Roethlisberger can protest his boyish innocence until the cows come home and it's a fact that he's ducked -- so far -- the sometimes too short arm of the law. But in the meantime he's also meekly accepted the harsh verdict of his own profession that his conduct in outrageous escapades has been disgraceful. Hence the suspension he's just completed and the payoff to alleged victims he's willingly making and the on-going psychological counseling he's accepted and the edict from the NFL Commissioner ordaining that with one more breach he's gone for good. As his fellow Steelers' immortal, Terry Bradshaw, has observed, if he's actually innocent how come he swallowed all of that?
Upon his return versus the Browns, he was boisterously introduced with many in the immense throng rising to their feet and the roar by all accounts was much greater than any other player received. What message were they sending? And you might further wonder if he'd been a cornerback, would they have done that? Would they have been given the chance?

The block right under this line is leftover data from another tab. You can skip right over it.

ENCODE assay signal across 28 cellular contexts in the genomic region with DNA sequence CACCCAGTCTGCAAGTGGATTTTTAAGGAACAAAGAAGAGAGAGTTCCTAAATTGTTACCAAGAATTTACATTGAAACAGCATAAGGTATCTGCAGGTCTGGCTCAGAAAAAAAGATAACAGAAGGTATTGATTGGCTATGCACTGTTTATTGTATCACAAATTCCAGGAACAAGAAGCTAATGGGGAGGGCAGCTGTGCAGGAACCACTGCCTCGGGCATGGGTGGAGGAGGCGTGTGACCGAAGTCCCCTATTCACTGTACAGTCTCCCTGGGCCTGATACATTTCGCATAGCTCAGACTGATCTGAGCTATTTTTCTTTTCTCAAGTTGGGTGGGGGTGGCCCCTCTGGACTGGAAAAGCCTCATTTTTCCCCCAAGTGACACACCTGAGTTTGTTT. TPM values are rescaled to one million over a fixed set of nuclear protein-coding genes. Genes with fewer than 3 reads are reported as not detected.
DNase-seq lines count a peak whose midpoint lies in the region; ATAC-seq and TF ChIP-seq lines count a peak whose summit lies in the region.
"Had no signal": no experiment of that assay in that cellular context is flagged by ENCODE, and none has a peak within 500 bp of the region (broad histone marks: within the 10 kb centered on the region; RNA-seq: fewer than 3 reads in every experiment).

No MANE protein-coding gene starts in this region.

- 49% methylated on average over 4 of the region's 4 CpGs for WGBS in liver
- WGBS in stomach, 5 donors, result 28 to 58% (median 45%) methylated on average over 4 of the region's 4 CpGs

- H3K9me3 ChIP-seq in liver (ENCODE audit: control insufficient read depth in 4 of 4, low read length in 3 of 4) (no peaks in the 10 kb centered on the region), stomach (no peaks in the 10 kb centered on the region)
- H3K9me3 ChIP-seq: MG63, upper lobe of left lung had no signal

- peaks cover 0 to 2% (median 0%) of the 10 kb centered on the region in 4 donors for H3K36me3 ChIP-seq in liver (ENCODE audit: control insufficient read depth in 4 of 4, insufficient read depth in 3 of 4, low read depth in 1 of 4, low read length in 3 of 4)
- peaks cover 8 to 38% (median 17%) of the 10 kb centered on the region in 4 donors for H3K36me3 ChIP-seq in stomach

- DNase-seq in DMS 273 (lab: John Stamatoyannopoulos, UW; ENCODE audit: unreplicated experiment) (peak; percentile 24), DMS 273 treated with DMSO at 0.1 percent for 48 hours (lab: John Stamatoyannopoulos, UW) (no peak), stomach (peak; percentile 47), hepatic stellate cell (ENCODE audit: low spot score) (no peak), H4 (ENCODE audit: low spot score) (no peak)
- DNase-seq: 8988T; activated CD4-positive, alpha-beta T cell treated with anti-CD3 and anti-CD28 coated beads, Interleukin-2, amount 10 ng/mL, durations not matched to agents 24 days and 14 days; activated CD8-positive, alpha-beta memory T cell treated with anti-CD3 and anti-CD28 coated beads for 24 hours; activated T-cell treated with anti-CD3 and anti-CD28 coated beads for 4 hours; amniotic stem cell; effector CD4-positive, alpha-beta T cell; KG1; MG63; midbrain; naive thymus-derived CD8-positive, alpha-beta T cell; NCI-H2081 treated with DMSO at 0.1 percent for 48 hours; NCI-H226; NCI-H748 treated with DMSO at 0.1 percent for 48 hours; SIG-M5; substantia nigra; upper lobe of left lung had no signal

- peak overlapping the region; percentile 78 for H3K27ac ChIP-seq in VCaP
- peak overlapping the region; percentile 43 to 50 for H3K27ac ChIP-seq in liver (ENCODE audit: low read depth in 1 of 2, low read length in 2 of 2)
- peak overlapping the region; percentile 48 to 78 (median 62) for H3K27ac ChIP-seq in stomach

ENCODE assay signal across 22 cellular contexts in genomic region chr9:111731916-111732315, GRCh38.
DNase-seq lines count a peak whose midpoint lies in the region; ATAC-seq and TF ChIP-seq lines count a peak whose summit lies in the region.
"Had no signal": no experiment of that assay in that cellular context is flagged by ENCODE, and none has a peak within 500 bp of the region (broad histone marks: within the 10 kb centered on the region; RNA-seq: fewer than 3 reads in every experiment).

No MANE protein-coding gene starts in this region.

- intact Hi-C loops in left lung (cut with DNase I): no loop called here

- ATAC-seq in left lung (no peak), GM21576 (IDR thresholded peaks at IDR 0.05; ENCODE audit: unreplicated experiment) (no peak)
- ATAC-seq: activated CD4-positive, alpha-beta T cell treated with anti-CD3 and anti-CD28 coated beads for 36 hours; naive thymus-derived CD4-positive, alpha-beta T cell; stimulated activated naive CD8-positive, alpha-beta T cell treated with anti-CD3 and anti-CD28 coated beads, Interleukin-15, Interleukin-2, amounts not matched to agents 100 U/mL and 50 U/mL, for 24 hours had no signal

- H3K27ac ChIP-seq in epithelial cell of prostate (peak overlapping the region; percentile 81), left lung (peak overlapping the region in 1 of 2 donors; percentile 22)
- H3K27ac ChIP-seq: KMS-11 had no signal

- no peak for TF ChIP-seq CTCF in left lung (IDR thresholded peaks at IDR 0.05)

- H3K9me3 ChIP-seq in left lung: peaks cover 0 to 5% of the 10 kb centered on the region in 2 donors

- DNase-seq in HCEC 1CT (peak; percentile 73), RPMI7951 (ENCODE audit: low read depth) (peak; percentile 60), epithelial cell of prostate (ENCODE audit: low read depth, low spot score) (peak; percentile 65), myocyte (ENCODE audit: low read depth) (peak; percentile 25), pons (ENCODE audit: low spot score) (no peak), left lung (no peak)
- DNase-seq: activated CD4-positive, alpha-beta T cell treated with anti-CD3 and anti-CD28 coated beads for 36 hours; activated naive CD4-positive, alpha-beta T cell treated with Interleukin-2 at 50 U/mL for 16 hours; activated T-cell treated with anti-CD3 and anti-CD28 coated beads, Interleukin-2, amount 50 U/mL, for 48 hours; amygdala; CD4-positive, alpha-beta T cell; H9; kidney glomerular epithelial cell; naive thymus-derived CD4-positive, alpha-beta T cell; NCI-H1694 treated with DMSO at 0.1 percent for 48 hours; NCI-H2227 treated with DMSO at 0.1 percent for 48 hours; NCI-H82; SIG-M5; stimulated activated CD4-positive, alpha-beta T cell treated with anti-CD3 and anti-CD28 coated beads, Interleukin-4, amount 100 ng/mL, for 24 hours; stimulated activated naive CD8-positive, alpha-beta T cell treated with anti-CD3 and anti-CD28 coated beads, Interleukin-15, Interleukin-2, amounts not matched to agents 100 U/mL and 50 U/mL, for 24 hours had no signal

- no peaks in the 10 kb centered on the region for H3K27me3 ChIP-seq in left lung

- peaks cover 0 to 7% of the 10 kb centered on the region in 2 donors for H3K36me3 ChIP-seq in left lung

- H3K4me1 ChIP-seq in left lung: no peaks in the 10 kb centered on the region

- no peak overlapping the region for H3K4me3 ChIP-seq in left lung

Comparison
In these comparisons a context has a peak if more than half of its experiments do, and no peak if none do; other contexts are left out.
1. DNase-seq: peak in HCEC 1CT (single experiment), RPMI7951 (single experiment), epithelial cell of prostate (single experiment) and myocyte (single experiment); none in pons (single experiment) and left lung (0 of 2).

In case you missed it in the fine print of the mad sporting scene, the incomparable Ned Martin is on this year's list of 10 nominees for the Ford Frick Award and a place in the Broadcaster's Wing of the Baseball Hall of Fame at Cooperstown.
It won't be easy. Other nominees include such legends as Graham McNamee, the esteemed broadcasting pioneer, and the eccentric pitcher Dizzy Dean, who already has a deserved perch in the player's pantheon, along with Tim McCarver who has the distinct advantage of being still a force in the trade.
Ned, however, was special, very much like his pal, Ernie Harwell. There was a literary grace to their work, for both had the soul of poets. The celestial games are in good hands. Cooperstown should settle for no less.